The impact of antitrust demagoguery

Leaders in the West are ramping up antitrust activity, finding ways to scapegoat big, innovative companies for societies’ western economies woes. The move correlates with a rise in antitrust policies and the desire to harmonize global taxation.

FTC chairwoman Lina Khan Western economies
Many believe that President Biden’s nomination of Lina Khan (pictured) to lead the Federal Trade Commission showed he is eager to pursue an antitrust agenda. © Getty Images

In a nutshell

  • Antitrust policies are a part of the Biden agenda
  • Europe is also taking on large corporations
  • Innovative companies could move to friendlier locations

Despite much drumbeating, it is still not entirely clear how the administration of United States President Joe Biden will overhaul the major economic policies of the Trump era. Profligate spendingeasy monetary policy and trade restrictions are still in place. The list also includes antitrust enforcement, another key source of market distortion, though sometimes neglected by mainstream media.

Recent appointments to the U. S. Federal Trade Commission and the Department of Justice – both offices are responsible for antitrust operations – show that President Biden believes large companies, especially in high-tech industries, are abusing their market power. Although former President Donald Trump was no friend of large corporations, President Biden plans to intensify action against them. The European Union will likely follow the current U.S. approach.

The recent initiatives to harmonize corporate taxation globally are part of this agenda and show that large corporations are one of Western anti-capitalists’ three main targets. The others are income inequality and global warming. This report examines today’s antitrust movement in this light and puts forward three possible scenarios.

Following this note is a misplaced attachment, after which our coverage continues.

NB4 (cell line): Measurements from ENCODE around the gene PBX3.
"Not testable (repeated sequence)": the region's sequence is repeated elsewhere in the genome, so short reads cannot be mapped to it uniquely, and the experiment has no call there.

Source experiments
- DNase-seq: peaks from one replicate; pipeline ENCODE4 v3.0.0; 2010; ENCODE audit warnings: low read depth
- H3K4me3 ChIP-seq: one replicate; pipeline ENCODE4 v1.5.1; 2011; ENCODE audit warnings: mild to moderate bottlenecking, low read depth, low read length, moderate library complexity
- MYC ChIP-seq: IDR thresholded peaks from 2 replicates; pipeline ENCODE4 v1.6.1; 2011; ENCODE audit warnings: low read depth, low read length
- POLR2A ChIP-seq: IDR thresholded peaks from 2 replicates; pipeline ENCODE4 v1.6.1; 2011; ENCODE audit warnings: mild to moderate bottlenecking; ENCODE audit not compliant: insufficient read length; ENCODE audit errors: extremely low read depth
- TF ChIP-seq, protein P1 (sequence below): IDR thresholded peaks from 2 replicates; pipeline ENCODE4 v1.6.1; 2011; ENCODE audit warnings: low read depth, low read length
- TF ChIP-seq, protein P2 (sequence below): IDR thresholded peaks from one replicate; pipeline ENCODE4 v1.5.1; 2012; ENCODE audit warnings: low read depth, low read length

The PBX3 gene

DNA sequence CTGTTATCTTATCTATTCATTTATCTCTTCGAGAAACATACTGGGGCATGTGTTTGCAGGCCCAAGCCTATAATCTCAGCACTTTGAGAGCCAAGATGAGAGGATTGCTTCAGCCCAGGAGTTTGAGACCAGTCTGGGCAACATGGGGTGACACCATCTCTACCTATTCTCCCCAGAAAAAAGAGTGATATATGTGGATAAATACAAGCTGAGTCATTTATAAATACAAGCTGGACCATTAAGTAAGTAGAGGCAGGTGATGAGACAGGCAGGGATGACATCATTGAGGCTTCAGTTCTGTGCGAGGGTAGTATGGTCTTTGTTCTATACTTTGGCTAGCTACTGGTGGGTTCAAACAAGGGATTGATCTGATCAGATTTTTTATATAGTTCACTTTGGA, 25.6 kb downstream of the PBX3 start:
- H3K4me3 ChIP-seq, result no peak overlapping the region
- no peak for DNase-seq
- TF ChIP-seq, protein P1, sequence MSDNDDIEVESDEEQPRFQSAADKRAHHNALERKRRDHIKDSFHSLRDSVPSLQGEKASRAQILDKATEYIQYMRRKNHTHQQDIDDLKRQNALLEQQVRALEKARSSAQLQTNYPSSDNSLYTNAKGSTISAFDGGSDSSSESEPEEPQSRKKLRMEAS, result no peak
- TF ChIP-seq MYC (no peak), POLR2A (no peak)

Size matters

The driving force behind the economic policies is the persistence of anti-capitalist beliefs. These are built on the false claim that disappointing economic performance and personal failures result from unfettered free markets, which concentrate wealth in the hands of the luckiest and the greediest, depriving others of the benefits created by fair trade and technological advancement. This perception goes hand in hand with the idea that suitable regulation can restrain pernicious behavior and create a better world. Antitrust authorities play a crucial role in this narrative.

The very idea of ‘big’ is easily associated with that of market power and exploitation.

In recent years, antitrust legislators have focused their attention on three areas: company size, technological excellence and markups. The aversion toward size is purely ideological and is the prevailing factor. Size per se has nothing to do with ethics, but the very idea of “big” is easily associated with those of market power and exploitation. The impulse to fight large firms regardless of their efficiency and their ability to meet the buyers’ demands is supposed to justify regulation.

Companies do not vote, but consumers do, and public opinion needs to constantly hear that regulating big business amounts to transferring market power and wealth from evil sellers to exploited buyers. Bashing large corporations will not stop any time soon, with one important exception: state-owned or partially nationalized firms.

Consistent with the anti-capitalist creed, increasingly aggressive antitrust monitoring and intervention will lead to a fragmentation and weakening of big private business, and to the survival and possibly growth, of large corporations controlled by the state. In contrast with the traditional narrative, the true mission of modern Western antitrust policies has little to do with market power, but instead with the transfer of power from traditional shareholders to government bureaucrats.

The same process has been unfolding in finance and banking, although using different regulatory instruments and actors, like central bankers.

Tax on success

Antitrust agencies have also followed a second line of attack – when the size requisite applies – saying they must weaken or abolish “barriers to entry” other than those provided by legislation (such as licenses). The authorities are unhappy when large companies enjoy a competitive advantage due to successful products and efficient production processes that their competitors are unable to imitate.

European Competition Commissioner Margrethe Vestager Western economies
European Competition Commissioner Margrethe Vestager speaks during a news conference about Apple’s allegedly anticompetitive practices. The Commission has made taking on big corporations a key part of its economic policy. © Getty Images